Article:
Re: DRAFT response Re[2]: Request for PFWG WAI review of Omitting alt Attribute for Critical Content

On Sun, Nov 25, 2007 at 12:09:59PM -0500, Al Gilman wrote:

> Please comment on this on the XTECH list.

I agree with the premises and the conclusions, with qualifications and
exceptions as noted below.

> HTMLWG should agree that authors SHOULD provide
> good text alternatives for all <img> elements as
> stated in WCAG2 Guideline 1.1.

I would substitute "must" for "should" here, since under both WCAG1 and WCAG2,
this is a "priority 1" (respectively, "level 1") requirement, corresponding to
"must" in the  must/should/may trichotomy.

For the pedantically inclined, and we must be precise in these matters,
supplying a null value for the purpose of indicating the merely decorative
status of an image does amount to specifying a value of @alt for the purposes
of the preceding statements.
> WAI should agree that well-placed informative references
> to existing W3C accessibility Recommendations is a
> suitable way for the HTML5 specification to address this,
> more or less as it has been done in the Specification Guidelines
> Recommendation.

I agree, and this point has applications for the HTML 5 spec that extend far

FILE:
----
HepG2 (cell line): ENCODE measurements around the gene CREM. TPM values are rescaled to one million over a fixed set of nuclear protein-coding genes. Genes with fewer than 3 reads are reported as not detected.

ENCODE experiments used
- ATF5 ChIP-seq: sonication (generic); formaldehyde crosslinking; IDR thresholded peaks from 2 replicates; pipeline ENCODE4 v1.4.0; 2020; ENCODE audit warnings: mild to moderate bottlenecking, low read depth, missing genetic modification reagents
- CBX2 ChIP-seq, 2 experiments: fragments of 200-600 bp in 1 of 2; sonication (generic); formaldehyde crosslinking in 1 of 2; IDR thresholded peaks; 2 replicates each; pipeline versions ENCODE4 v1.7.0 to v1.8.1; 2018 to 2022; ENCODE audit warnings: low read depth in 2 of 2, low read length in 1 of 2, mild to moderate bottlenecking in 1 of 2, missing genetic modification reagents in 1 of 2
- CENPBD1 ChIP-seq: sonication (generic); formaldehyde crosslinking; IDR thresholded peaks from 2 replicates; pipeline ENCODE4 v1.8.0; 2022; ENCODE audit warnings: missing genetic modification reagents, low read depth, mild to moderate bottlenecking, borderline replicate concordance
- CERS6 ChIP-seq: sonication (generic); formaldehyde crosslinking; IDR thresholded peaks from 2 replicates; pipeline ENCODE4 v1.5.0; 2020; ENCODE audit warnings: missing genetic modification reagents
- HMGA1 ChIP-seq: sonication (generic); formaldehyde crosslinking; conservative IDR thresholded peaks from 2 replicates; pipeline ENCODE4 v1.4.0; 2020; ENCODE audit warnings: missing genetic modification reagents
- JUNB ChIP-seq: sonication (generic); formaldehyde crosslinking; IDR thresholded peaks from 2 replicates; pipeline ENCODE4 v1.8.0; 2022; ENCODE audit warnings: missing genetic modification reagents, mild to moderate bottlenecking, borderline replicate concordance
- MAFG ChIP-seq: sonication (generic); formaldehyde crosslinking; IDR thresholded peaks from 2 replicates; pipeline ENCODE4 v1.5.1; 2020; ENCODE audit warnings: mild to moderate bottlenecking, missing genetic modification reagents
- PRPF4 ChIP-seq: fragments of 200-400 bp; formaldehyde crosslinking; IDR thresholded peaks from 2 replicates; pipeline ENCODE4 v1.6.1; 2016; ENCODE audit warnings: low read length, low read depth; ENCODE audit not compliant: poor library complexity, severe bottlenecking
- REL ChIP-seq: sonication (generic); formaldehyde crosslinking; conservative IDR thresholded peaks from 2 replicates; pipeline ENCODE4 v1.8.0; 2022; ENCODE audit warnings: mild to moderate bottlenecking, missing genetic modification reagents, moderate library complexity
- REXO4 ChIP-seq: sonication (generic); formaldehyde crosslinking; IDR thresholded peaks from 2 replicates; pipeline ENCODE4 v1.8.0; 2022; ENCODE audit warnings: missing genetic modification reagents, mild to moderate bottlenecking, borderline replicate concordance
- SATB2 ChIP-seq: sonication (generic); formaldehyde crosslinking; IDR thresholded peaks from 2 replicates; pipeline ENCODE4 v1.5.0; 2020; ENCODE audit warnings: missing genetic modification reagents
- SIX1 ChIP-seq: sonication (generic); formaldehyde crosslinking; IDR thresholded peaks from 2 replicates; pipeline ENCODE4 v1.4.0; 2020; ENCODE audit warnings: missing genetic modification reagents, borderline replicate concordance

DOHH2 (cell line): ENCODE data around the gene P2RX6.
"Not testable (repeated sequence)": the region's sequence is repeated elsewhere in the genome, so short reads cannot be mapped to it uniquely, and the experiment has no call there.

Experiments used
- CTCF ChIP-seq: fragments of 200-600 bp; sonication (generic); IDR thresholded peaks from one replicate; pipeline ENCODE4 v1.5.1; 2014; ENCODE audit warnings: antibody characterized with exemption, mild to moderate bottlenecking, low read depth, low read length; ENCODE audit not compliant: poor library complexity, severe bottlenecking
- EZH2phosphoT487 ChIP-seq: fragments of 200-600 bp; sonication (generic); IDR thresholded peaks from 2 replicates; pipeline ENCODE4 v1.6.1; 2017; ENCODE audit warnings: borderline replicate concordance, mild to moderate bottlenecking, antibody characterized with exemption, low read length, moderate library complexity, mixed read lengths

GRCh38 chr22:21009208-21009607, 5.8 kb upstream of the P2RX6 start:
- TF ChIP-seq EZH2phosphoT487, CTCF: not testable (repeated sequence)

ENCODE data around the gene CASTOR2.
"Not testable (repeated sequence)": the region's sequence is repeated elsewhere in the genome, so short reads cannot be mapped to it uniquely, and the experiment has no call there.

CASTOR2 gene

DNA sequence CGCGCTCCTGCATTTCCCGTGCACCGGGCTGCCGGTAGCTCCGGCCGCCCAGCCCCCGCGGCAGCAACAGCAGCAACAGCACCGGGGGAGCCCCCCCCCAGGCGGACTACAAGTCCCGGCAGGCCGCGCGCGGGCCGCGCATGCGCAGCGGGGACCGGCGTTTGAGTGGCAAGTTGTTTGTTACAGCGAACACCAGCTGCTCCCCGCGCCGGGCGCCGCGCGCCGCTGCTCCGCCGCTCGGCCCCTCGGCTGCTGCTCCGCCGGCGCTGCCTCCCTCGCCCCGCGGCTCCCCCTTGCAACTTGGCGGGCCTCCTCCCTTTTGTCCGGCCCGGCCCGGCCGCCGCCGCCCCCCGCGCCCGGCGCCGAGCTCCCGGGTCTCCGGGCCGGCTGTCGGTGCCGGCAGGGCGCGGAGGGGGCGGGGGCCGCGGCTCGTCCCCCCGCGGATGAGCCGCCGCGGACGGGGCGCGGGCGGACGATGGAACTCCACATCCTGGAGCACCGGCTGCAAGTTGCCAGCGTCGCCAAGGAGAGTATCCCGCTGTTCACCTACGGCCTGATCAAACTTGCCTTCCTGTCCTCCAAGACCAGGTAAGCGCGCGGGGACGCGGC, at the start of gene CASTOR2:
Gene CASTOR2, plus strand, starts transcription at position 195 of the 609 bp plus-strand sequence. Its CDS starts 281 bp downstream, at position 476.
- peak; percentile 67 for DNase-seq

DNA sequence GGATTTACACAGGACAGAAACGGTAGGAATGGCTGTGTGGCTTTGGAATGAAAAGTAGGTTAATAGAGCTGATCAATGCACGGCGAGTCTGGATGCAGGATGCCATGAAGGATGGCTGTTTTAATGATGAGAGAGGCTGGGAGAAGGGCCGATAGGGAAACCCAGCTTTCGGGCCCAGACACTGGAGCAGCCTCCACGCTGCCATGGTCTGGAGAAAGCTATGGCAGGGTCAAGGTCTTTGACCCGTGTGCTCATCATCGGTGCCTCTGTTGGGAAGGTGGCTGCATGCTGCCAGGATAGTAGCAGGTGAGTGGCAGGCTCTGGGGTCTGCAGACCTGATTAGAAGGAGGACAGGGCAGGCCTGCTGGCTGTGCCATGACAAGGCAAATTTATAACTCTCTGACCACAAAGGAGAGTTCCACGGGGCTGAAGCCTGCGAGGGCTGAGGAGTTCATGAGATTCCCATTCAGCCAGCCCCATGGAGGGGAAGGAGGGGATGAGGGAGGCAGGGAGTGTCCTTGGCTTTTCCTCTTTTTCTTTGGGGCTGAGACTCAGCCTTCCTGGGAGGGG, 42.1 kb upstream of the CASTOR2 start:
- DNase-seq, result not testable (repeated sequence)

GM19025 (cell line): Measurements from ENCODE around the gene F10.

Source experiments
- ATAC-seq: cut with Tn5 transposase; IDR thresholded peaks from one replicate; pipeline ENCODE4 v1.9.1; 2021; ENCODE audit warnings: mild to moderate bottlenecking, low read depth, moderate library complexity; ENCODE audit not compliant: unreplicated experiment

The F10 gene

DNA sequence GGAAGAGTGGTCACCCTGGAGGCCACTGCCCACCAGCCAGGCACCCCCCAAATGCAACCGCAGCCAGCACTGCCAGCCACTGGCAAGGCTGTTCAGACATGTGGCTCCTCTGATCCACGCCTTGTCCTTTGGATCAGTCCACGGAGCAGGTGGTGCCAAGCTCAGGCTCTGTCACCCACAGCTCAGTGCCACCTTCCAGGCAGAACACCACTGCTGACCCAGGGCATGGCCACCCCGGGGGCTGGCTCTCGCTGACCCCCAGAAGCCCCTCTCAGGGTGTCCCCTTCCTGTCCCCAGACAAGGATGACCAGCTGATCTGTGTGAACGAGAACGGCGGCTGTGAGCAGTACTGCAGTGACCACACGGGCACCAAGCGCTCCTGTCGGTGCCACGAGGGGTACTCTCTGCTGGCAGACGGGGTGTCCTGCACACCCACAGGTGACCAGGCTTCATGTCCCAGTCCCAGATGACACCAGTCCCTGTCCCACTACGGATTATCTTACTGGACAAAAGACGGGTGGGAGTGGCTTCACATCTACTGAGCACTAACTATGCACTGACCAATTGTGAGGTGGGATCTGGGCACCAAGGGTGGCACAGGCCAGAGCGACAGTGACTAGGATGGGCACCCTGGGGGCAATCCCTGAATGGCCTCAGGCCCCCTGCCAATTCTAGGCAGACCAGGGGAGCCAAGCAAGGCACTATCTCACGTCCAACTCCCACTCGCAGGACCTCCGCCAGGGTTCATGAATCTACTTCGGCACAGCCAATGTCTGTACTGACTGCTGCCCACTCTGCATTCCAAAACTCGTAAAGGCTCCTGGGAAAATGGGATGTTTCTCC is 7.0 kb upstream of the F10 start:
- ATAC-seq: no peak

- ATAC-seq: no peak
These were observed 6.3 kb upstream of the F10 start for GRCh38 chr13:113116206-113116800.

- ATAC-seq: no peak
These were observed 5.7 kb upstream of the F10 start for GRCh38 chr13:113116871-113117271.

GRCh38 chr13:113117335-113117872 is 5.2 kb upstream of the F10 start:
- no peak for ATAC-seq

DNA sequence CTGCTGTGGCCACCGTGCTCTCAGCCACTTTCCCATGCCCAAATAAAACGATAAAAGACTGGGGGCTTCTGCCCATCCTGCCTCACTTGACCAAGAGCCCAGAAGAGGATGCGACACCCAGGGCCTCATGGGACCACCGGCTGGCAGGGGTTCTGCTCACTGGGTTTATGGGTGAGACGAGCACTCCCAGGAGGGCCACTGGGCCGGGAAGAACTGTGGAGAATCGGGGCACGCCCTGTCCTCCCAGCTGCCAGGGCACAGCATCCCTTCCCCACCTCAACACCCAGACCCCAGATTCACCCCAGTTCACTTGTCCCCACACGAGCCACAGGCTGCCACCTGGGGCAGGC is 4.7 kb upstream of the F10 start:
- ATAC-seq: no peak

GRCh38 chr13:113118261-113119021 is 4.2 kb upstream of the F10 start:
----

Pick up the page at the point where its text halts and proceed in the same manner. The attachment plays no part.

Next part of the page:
beyond the microcosm of the syntactic question under discussion here.
> WAI suggests that the markup pattern
>   @alt=""
> is a 'cowpath' in the language of the HTML5 Principles, in that
> assistive technology is already in the practice of recognizing
> <img> elements with that @alt value as ignorable.
Note also that it has been suggested in WCAG techniques for a number of years.
It may have been implemented in authoring tools and evaluation tools as well;
the user agent/assistive technology side is only one important aspect of the
software that produces and consumes HTML documents.
> </position>

And you still haven't answered the question posed, namely whether @alt should
be required to be specified as part of the syntactic definition of <img>.

Received on Monday, 26 November 2007 10:33:16 UTC